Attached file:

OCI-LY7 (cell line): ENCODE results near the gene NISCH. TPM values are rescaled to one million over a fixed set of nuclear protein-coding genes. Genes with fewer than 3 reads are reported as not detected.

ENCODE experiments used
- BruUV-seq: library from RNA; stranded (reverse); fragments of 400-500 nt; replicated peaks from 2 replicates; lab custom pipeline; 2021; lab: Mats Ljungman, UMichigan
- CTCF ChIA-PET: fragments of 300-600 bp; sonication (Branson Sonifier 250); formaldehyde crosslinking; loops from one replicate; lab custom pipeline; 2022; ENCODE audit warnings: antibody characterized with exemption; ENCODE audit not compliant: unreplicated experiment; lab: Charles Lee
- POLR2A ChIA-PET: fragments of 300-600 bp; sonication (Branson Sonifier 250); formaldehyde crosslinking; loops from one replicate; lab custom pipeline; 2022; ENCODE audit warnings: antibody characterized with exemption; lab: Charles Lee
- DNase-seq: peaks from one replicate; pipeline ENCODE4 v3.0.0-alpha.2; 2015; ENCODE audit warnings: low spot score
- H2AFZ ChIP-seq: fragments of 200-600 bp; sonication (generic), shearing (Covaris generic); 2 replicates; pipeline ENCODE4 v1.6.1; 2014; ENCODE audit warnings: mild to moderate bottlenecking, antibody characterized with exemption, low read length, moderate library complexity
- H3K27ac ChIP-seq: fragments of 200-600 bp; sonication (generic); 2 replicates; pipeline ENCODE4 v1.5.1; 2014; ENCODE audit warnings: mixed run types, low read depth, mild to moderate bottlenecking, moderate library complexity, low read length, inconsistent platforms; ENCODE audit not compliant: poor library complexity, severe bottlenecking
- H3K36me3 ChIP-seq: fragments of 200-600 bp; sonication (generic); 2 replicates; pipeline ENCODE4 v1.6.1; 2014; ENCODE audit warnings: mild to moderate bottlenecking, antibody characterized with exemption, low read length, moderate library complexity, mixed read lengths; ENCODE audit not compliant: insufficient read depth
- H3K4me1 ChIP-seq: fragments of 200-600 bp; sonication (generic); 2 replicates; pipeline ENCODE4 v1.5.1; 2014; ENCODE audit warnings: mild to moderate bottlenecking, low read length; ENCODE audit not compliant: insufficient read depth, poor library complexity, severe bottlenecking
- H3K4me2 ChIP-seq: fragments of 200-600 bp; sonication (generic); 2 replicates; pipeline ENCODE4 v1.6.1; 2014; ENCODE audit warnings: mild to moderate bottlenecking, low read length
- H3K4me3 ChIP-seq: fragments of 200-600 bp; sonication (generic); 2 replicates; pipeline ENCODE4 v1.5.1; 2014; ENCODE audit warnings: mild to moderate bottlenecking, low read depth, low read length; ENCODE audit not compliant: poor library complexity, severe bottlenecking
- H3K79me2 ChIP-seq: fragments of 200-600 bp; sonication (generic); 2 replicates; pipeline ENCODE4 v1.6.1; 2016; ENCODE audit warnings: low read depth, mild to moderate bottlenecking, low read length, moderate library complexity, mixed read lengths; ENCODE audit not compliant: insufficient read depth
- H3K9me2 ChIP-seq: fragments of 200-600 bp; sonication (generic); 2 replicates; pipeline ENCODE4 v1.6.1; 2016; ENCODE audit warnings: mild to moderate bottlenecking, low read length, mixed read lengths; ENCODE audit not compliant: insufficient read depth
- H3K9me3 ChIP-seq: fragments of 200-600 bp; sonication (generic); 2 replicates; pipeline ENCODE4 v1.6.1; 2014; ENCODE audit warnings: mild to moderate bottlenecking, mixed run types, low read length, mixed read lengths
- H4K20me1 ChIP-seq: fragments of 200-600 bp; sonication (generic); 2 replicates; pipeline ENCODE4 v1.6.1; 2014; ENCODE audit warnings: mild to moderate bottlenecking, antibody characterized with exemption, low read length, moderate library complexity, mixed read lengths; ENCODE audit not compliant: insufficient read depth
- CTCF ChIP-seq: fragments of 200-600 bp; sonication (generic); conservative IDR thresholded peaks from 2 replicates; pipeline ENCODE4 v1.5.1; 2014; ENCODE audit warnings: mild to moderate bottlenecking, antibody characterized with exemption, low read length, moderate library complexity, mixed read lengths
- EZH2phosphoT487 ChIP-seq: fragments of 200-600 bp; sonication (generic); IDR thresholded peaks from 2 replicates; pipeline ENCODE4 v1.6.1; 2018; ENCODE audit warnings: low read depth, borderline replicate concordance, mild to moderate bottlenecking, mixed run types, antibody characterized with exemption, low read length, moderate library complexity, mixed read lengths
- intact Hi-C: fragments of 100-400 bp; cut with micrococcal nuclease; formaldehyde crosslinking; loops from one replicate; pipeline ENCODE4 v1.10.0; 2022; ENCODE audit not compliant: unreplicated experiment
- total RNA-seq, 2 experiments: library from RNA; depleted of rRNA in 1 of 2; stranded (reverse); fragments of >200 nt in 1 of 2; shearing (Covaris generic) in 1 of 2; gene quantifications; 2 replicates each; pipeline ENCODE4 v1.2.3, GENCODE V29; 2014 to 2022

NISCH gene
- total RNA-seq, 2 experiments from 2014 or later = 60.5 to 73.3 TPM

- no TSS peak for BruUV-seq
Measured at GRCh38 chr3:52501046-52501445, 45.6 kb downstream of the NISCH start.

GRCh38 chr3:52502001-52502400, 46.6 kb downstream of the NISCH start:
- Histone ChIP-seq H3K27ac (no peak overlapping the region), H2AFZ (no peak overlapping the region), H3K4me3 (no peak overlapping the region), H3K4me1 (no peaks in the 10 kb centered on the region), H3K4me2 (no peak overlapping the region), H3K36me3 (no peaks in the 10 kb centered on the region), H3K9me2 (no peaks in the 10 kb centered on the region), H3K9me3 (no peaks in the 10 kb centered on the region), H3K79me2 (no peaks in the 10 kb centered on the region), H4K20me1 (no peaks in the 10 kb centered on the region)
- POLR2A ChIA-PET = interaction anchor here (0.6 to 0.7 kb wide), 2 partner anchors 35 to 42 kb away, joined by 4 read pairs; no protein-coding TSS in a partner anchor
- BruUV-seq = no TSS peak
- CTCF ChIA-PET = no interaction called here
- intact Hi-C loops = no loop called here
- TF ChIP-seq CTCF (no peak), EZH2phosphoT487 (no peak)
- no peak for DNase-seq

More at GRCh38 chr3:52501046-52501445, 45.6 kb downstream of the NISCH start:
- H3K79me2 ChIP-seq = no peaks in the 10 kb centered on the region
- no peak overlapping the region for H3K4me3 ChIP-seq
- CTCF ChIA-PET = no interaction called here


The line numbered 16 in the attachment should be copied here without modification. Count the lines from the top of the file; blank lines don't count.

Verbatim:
- H4K20me1 ChIP-seq: fragments of 200-600 bp; sonication (generic); 2 replicates; pipeline ENCODE4 v1.6.1; 2014; ENCODE audit warnings: mild to moderate bottlenecking, antibody characterized with exemption, low read length, moderate library complexity, mixed read lengths; ENCODE audit not compliant: insufficient read depth